Hurridly, I walked into the infusion room as somehow I was running late that morning. I smiled and nodded as the nurse said, “Good morning! Love the hair! You know to take a seat over there, I’ll be right there.” Then as the infusion nurse headed over so did my research nurse. It was the 12-month blood draw for the clinical study, plus my 3-month CA125. Seven vials of blood plus one throwaway vial. Five of the vials were then wrapped in foil (some have to be light-shielded) and two placed on ice. She then flushed my port and away we went.
Before heading over to the oncologist office afterward, I take up my little space in the hospital and wrap up with a cup of coffee and a low-fat breakfast. Some days I watch the hustle and bustle of the hospital whisk by but that day I just wrapped up in the aroma of my black coffee, chowing down on my breakfast. It really is about the little things.
Back at the oncologist office, I was humbled when my research nurse told me that the clinical study had come to a close. 1,180 women in the study and I AM ONE OF THOSE! My eyes welled up when she told me the news. In the next two years, they will finish gathering data from all of the participants. Then they will analyze the information and publish their findings. My heart literally did back-flips and then forward somersaults at the news! This study was always bigger than just me. Bigger than keeping me in remission, although it’s one of the reasons I entered into the study. This was always about paving a way for women after me.
The Lifestyle Intervention for Ovarian Cancer Enhanced Survival (LIVES) NRG 0225 study is a randomized, controlled trial designed to test the hypothesis that a 24-month lifestyle intervention will significantly increase progression-free survival after oncological therapy for stage II-IV ovarian cancer. Women are randomized 1:1 to a high vegetable and fiber, low-fat diet with daily physical activity goals or an attention control group. Secondary outcomes to be evaluated include quality of life and gastrointestinal health. When completed, LIVES will be the largest behavior-based lifestyle intervention trial conducted among ovarian cancer survivors.
A solid year into the study I can finally say that I have fewer cheat days (although you really can’t cheat the blood work, trust me they know if you cheat) and I have begun on the path to being vegetarian for two of my three meals a day. I am picking more things like black beans, quinoa, brown rice, and expanding into kale burgers. All of those with my 4 servings of vegetables, high fiber, 2 servings of fruit, and low-fat diet. Not all of it am I fond of, the kale burger looked like mashed up baby poop where the kid ate far too many mashed peas, and honestly, it didn’t taste much better. Not that I eat baby poop, it’s just what I would envision it to taste like. I have found a greek yogurt that I love. If you had told me a year ago that I’d be eating any form of yogurt, I would have told you to wash your mouth out with soap. I have come such a long way and have willfully expanded my food palate with some delightful symphonies and some things I’d rather forget.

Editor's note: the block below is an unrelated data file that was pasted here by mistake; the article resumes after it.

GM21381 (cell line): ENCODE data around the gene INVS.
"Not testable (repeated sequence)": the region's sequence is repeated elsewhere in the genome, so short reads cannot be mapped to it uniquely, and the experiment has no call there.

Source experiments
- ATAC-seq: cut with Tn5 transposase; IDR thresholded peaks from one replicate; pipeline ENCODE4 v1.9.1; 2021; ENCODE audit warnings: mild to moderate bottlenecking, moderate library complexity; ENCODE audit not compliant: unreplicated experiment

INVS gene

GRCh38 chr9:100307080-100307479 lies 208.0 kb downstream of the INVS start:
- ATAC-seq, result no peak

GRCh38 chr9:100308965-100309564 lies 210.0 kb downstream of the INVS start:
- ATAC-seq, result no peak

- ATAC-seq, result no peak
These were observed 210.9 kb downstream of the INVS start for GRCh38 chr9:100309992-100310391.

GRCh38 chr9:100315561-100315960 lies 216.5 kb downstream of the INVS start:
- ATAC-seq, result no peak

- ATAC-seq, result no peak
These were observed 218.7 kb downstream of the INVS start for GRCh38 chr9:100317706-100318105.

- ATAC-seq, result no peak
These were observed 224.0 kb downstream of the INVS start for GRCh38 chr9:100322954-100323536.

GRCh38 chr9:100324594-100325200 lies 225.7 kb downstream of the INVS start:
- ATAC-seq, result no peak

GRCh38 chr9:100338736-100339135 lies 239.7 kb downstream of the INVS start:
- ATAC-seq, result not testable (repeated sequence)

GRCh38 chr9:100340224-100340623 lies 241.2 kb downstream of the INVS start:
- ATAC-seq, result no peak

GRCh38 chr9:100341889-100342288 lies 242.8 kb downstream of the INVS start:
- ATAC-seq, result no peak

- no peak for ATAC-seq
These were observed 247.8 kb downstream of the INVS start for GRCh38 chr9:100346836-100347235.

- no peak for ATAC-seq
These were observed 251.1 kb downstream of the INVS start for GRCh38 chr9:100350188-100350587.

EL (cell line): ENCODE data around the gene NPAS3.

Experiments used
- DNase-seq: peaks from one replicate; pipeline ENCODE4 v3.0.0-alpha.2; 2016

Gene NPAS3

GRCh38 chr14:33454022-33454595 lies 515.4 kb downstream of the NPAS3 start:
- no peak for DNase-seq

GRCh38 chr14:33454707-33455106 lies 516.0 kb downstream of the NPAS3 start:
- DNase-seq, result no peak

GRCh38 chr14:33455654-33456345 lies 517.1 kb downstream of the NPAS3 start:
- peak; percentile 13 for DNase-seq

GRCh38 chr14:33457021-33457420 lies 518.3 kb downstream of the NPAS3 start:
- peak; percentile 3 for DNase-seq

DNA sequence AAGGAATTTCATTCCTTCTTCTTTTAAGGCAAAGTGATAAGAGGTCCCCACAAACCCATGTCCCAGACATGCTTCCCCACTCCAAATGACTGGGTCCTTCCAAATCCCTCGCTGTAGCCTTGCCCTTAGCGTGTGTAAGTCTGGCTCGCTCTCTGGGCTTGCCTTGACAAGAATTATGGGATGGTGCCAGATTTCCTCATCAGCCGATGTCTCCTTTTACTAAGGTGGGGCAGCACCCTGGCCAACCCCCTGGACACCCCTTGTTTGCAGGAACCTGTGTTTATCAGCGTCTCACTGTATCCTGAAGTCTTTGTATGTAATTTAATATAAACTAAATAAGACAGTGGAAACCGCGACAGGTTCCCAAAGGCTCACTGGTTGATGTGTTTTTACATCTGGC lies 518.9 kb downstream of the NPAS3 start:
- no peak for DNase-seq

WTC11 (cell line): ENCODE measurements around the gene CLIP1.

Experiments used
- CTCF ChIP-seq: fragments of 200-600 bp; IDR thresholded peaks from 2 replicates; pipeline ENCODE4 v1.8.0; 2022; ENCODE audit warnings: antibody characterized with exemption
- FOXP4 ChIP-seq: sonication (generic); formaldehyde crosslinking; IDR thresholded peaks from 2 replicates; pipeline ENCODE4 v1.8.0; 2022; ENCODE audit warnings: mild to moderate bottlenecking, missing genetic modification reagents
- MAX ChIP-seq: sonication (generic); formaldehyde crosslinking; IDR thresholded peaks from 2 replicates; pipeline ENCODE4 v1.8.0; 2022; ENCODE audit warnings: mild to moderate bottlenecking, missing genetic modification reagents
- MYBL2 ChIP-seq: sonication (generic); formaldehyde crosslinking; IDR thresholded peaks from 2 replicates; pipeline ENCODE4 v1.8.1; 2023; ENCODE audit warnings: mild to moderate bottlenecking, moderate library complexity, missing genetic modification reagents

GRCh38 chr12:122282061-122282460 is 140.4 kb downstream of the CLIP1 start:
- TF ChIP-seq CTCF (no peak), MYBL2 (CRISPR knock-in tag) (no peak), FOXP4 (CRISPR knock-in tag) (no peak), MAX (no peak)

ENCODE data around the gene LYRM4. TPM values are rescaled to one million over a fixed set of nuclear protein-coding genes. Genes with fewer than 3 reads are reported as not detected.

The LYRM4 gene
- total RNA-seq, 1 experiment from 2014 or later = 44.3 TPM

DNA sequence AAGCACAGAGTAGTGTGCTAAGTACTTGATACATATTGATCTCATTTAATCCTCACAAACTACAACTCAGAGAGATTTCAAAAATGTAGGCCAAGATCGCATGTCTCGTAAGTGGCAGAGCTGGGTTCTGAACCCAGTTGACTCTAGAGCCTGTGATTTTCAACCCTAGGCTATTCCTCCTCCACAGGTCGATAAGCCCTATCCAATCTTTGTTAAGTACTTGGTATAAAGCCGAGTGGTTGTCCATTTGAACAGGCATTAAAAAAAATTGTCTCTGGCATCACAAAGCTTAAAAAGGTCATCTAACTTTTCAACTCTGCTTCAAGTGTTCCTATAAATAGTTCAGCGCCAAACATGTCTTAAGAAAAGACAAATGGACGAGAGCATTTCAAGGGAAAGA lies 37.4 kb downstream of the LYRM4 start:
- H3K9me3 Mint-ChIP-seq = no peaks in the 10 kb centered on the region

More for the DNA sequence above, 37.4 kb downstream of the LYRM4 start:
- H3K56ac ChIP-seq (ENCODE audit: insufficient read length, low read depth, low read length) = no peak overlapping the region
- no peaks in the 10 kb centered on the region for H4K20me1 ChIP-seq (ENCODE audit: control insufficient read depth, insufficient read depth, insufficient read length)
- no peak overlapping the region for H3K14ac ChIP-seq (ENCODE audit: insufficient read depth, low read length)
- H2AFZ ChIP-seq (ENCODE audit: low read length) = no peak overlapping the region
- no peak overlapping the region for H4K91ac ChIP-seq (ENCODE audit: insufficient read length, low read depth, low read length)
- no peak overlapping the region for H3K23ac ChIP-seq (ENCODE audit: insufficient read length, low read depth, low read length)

I’m pretty sure my husband thinks I am on the longest unusual eating ride of my life. I don’t normally make them try everything that I attempt but I do have those moments. Moments where I sit at the table with a stubborn 8-year-old, who eats like a 2-year-old, asking her to take a bite of risotto. Some nights it’s the battle of wills and other nights she eats chicken nuggets. I am on a quest to expand my 8-year-old’s palate, all in due time. Rome wasn’t built overnight. My youngest no doubt is more food cultured than most. The only kid I know who eats straight kale!
Slowly, I am making my way back into being a runner. I promised my oncologist that I would ease back into it. I’ve taken up the couch-to-5k running app. This has been nothing short of painful. Former half marathon runner here, it’s painfully slow. I am moving and that is the most important thing and it’s not a stationary bike. I did pick up a stationary bike at the height of my neuropathy pain in spring to try and get movement in, it is part of the clinical study after all. Talk about boring, yikes. I am just beyond thankful to be back at running, slow pace and all.
The LIVES study wouldn’t be what it is without the numerous surveys to fill out at various points and the 12-month check-in was no exception. As I picked up my No. 2 pencil I began working quickly to shade in my circles, recording my answers. I thought of Kim, she was in the study too before she relapsed. Unfortunately, heaven doesn’t allow phone calls, not even to joke about clinical studies. I couldn’t help but think, “this one is for you, Kim.” This is for all the women who have lost their battle. This is for all the women who don’t even know that they will one day be diagnosed with ovarian cancer.
Thankful is what I feel to this clinical study. Thankful for the relentless push to be healthier, live well, move more, and the opportunity to participate in something much bigger than myself. Research matters. I smile when I think that I am a part of ovarian cancer research! Thankful for researchers, for funding, for brilliant minds who effortlessly work to find a cure. Thankful for the 1,179 other participants.
Raise those cabernet glasses to Ovarian Cancer Research!! It is September after all, National Ovarian Cancer Awareness Month!